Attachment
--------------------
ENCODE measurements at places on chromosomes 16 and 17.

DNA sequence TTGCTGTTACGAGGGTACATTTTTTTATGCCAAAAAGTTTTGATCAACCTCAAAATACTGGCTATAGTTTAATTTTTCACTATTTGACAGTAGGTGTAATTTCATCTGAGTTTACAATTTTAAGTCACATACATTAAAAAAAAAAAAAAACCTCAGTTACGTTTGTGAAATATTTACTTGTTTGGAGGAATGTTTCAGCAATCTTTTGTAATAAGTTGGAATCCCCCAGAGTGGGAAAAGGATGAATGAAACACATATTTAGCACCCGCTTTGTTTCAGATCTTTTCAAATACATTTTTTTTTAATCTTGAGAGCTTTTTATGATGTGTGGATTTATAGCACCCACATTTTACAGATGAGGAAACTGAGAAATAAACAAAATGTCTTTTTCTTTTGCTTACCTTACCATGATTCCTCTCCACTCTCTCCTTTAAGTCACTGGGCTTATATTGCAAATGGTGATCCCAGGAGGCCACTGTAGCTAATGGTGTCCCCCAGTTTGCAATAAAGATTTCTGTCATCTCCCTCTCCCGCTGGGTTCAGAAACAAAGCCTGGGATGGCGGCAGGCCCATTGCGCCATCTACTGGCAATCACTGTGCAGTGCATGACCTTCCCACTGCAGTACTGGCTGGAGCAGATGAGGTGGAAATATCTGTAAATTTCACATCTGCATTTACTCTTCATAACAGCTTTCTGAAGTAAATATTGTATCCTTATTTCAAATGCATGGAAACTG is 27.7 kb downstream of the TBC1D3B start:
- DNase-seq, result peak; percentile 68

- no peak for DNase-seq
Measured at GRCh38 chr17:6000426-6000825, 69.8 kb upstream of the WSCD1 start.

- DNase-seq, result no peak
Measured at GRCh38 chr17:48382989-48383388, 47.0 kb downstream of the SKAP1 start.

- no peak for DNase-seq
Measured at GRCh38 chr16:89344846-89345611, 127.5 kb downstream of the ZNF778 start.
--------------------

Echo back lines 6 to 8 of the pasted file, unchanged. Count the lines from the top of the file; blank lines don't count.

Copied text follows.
- DNase-seq, result no peak
Measured at GRCh38 chr17:48382989-48383388, 47.0 kb downstream of the SKAP1 start.

- no peak for DNase-seq